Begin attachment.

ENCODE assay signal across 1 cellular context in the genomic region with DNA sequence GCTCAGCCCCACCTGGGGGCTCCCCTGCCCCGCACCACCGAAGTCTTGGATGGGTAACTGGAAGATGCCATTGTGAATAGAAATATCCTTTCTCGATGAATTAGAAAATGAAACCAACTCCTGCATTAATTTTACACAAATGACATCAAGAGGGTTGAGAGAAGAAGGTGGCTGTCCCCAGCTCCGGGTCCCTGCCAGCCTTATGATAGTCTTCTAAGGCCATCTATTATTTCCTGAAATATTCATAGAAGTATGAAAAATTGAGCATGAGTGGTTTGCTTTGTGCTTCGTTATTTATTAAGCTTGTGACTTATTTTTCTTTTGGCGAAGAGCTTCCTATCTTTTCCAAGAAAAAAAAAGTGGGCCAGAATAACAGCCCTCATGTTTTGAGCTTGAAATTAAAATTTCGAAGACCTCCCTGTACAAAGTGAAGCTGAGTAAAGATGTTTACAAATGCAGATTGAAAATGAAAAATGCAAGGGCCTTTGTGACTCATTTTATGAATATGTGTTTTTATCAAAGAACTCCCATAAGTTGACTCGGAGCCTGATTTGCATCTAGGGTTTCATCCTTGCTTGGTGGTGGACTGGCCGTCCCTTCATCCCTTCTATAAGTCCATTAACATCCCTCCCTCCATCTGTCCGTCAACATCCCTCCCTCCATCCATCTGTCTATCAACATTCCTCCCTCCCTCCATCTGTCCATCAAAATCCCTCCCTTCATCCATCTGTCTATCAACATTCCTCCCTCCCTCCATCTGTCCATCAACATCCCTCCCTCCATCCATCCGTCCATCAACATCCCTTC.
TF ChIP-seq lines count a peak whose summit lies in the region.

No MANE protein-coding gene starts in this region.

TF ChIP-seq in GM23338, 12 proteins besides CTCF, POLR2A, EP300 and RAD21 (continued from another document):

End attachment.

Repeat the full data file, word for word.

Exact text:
ENCODE assay signal across 1 cellular context in the genomic region with DNA sequence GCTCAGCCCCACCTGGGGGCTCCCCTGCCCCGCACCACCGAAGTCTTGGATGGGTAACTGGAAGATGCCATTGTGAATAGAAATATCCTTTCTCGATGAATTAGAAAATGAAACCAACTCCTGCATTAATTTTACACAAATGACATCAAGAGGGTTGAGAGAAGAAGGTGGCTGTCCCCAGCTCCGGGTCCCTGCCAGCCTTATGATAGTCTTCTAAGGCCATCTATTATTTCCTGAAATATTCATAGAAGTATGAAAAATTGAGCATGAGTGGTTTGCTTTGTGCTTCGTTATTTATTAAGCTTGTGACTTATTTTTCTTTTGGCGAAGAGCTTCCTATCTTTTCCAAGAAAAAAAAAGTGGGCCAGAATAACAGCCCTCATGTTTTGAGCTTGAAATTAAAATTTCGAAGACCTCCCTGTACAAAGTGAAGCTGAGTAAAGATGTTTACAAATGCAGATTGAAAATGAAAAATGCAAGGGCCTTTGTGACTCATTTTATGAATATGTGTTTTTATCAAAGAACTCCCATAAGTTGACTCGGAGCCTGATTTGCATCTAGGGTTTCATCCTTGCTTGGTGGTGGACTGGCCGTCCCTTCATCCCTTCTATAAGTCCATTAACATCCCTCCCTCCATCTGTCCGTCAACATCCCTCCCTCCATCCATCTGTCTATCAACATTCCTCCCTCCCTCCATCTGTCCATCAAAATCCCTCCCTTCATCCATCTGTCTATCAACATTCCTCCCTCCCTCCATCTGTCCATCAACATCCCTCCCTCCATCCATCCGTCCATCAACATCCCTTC.
TF ChIP-seq lines count a peak whose summit lies in the region.

No MANE protein-coding gene starts in this region.

TF ChIP-seq in GM23338, 12 proteins besides CTCF, POLR2A, EP300 and RAD21 (continued from another document):